Satellites launched by SSLV in ‘wrong orbit, not usable’

Satellites launched by SSLV in ‘wrong orbit, not usable’

Satellites launched by SSLV in ‘wrong orbit, not usable’


For Prelims

About Small Satellite Launch Vehicle (SSLV):

  • SSLV is capable of carrying satellites which weigh less than or equal to 500 kg only.
  • The vehicle is used to launch satellites to Low Earth Orbit (LEO).
  • SSLV is ISRO’s lightest launch vehicle, weighing around 110 tons.
  • It is a three-stage launch vehicle which uses solid fuel in all its stages.

Different types of Orbits

  • Orbits are classified into three i.e., High Earth orbit, Medium Earth orbit, and Low Earth orbit.
High Earth orbit:
  • It is the farthest away from Earth at about 35,000 km. Weather satellites and some of the communication satellites are placed in this orbit.
Geosynchronous Orbit:
  • A special High Earth Orbit when a satellite reaches exactly 42,164 kilometers from the center of the Earth, in which its orbit matches Earth’s rotation.
  • The satellite seems to stay in place over a single longitude, though it may drift north to south.
Geostationary Orbit (GEO):
  • A satellite in a circular geosynchronous orbit directly over the equator will have a geostationary orbit i.e., it does not move at all relative to the ground. It is always directly over the same place on the Earth’s surface.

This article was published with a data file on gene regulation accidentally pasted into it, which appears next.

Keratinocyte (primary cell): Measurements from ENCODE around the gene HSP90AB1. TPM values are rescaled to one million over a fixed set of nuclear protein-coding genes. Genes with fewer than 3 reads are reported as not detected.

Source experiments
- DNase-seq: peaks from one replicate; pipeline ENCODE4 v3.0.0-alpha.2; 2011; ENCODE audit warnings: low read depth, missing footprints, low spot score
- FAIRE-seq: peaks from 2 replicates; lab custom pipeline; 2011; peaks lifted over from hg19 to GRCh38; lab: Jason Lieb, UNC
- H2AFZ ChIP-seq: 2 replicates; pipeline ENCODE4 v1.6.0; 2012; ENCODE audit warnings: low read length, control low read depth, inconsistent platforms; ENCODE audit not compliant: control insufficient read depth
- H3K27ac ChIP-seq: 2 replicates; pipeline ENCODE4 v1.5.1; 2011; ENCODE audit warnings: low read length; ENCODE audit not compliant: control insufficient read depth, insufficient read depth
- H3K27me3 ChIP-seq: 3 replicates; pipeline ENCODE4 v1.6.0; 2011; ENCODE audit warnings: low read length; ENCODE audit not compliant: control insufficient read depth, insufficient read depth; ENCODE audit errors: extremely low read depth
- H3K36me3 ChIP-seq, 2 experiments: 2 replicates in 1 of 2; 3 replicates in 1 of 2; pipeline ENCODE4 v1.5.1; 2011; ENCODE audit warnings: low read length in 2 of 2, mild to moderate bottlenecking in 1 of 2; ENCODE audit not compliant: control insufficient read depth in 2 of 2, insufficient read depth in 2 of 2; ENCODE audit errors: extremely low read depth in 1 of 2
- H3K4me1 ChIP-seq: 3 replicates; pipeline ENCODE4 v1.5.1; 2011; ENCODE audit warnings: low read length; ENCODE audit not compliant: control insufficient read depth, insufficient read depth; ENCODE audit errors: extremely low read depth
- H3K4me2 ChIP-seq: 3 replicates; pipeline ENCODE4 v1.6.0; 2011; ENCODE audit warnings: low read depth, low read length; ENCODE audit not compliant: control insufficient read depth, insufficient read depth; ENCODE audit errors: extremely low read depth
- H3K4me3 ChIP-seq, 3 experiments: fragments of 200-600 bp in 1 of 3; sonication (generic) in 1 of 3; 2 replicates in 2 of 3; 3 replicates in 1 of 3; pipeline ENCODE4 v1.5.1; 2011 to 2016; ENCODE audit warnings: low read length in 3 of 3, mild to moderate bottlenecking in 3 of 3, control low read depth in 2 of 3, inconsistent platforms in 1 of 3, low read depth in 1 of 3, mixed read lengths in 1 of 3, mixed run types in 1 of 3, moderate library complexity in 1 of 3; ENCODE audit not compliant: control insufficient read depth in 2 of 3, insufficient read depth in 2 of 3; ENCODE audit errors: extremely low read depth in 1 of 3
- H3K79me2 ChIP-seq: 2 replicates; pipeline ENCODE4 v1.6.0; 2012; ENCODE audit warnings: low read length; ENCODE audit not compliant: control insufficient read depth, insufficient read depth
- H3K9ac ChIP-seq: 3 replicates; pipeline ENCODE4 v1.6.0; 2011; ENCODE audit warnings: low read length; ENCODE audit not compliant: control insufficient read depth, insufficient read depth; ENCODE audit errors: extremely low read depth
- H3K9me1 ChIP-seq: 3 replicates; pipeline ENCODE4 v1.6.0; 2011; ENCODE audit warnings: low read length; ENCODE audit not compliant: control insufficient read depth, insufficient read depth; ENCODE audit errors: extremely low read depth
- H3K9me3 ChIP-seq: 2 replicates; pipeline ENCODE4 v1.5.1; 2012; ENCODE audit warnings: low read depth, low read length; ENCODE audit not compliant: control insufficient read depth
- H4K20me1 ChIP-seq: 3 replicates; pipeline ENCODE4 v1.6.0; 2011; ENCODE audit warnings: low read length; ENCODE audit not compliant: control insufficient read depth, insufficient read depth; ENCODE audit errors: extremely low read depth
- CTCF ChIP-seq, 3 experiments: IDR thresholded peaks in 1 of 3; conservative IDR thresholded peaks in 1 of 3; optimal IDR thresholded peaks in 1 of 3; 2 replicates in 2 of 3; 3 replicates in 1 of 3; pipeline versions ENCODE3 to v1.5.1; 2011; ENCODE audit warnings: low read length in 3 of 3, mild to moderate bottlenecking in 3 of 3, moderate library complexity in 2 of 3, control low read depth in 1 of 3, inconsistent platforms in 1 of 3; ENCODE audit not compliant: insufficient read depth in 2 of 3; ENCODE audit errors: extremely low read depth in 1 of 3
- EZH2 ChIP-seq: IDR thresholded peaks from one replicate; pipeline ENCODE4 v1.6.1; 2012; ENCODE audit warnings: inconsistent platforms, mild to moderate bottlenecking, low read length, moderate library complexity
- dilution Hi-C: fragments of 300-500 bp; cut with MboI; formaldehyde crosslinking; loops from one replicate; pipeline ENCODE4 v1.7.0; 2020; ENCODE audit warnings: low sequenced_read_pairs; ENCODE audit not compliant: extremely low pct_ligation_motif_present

• A geostationary orbit is extremely valuable for weather monitoring because satellites in this orbit provide a constant view of the same surface area.
  • Because geostationary satellites are always over a single location, they can also be useful for communication (phones, television, radio).
  • India’s navigational satellite constellation IRNSS has satellites in both Geostationary and Geosynchronous orbits
Medium Earth Orbit (MEO):
  • Medium Earth orbit is any of the orbits anywhere between LEO and GEO. It is very commonly used by navigation satellites like GPS and Europe’s Galileo systems.
  • MEO satellites do not have to track the path along the earth’s equator.
Low Earth Orbit (LEO):
  • It is normally at an altitude of less than 1000 km but could be as low as 160 km above Earth.
  • LEO satellites do not always have to follow a particular path around Earth and can follow a tilted plane.
  • This allows satellites to have more available routes in LEO, which is one of the reasons why LEO is a very commonly used orbit.
  • It is the orbit most commonly used for satellite imaging, as being near the surface allows it to take images of higher resolution.
  • The International Space Station (ISS) also follows this orbit, which allows for easier movement of people.
Polar orbit and Sun-synchronous orbit (SSO):
  • Satellites in polar orbits travel around the Earth from north to south rather than from west to east, nearly passing over Earth’s poles.
  • Satellites in SSO, travelling over the polar regions, are synchronous with the Sun.
  • This means they are synchronised to always be in the same ‘fixed’ position relative to the Sun.
  • A satellite in a Sun-synchronous orbit would usually be at an altitude of between 600 to 800 km.


Source The Hindu

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